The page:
From what I understand, the Women's Film & Television Fellowship started with you. Why was that something you wanted to make happen?
MB: Generally speaking, when you're putting together writer lists, you get suggestions from agents who represent writers. I would call asking for suggestions for our film projects at Ubisoft based off of our games, and the lists were always male-dominated. I would always have to push back and say, "Do you have ANY women who are writing in this space?" And even then, I'd get two names, maximum, and it's the same two women every time. I knew there were more women out there who wanted to write video game adaptations, and I knew we could do something to help.
I felt like I hadn't seen a writing fellowship in Hollywood that was specifically targeted towards creating more opportunities for women in genres that they're frequently excluded from, like big IP adaptations. So I pitched the idea of the Women's Fellowship after showing a bunch of slides with inequality statistics of women in film and TV. I was pitching my presentation for the fellowship and (CEO of Ubisoft Film & Television) Gerard Guillemot approved it right then and there (laughs).
So now we have a great fellowship program, going into its third year. It's a six-month program where we hire one woman for film and one woman for TV. It's a paid fellowship, and they come and work with Danielle, Jason, and me to look through our library of titles to see what they can adapt. They then develop a story pitch with us that we share with Jason and Gerard. This year, we also added the opportunity to pitch original ideas within the gaming industry, similar to what we're doing with "Mythic Quest: Raven's Banquet."
Ultimately, the fellowship is a way to create more opportunities for women writers not only at our company, but in Hollywood. I love the idea that they could go in for a meeting at Marvel and say, "I just completed the Ubisoft Women's Film and Television Fellowship, I've worked with big IP, and came out of it with a great project." I think that's a currency that a lot of women could use.
Was it your intention that, even if Ubisoft doesn't get anything out of the fellowship, the fellows themselves are going to get a lot of great experience and build their portfolios?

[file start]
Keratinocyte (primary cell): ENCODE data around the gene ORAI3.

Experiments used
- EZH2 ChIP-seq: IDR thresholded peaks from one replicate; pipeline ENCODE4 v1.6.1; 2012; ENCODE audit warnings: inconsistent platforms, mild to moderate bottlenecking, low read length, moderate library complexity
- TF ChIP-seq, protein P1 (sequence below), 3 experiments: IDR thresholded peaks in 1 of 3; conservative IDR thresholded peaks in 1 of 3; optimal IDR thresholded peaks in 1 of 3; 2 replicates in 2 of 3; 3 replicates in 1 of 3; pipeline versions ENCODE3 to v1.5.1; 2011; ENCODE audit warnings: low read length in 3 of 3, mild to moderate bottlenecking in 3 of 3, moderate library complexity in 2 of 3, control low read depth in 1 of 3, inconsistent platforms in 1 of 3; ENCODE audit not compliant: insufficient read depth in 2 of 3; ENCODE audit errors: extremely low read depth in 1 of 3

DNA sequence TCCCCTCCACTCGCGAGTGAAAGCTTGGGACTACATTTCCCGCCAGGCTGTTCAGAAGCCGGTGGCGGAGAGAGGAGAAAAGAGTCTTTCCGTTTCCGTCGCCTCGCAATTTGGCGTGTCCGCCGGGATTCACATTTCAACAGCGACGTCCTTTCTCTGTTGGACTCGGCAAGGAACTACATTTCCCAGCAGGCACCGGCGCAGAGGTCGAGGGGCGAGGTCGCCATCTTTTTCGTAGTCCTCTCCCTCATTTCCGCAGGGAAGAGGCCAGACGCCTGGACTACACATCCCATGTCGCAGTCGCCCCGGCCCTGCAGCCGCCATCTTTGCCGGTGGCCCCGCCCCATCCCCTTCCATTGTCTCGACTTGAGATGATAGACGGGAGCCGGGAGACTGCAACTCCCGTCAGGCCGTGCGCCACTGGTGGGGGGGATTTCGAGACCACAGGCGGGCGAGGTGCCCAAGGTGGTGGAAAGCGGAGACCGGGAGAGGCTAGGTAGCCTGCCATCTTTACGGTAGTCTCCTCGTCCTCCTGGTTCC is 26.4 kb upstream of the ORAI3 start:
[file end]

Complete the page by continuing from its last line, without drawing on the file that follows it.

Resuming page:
MB: Yes, absolutely. I always wanted, at the bare minimum, for these women to be learning and really honing their pitch and adaptation skills. I also wanted them to be paid. A lot of the writing fellowships in Hollywood are unpaid, and it was really important to me that this one is paid and also non-exclusive. Other fellowships are exclusive, meaning they're in-house. They own everything you create, and you're not allowed to take other jobs. I wanted this to be a stepping stone for these women in their careers.
You came up through a very traditional route, but now that that's changing, and you're working in a space between film and games. Do you have any advice for someone who wants to do what you do?
MB: I think you learn a lot by working at a talent agency. Agents are a core part of this business, and it's important to understand how they think. That being said, I got just as much out of being a research assistant. There's no job too small when you're first starting out. It's important that you're in a position where you're learning a lot and can be near the action. Because even if someone isn't there pulling you aside to explain things, you're still picking up knowledge by being near it all.
The other piece of advice I'd give is to ask for favors. That's always the advice I give. I feel like people in Hollywood really like to be the person that recommends the great assistant, or great director, or great executive. It's really an industry that traffics in word of mouth and relationships. People will sit down with you for a general meeting, get coffee with you, or just pick up the phone and talk about what you want to do and how they can help you. You'll get more yeses than you think.
For more interviews like this, check out our past Women of Ubisoft entries.